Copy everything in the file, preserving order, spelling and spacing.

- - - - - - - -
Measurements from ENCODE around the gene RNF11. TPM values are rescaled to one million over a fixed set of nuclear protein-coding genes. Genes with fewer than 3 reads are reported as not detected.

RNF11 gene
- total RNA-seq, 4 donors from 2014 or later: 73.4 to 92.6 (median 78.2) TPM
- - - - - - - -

Measurements from ENCODE around the gene RNF11. TPM values are rescaled to one million over a fixed set of nuclear protein-coding genes. Genes with fewer than 3 reads are reported as not detected.

RNF11 gene
- total RNA-seq, 4 donors from 2014 or later: 73.4 to 92.6 (median 78.2) TPM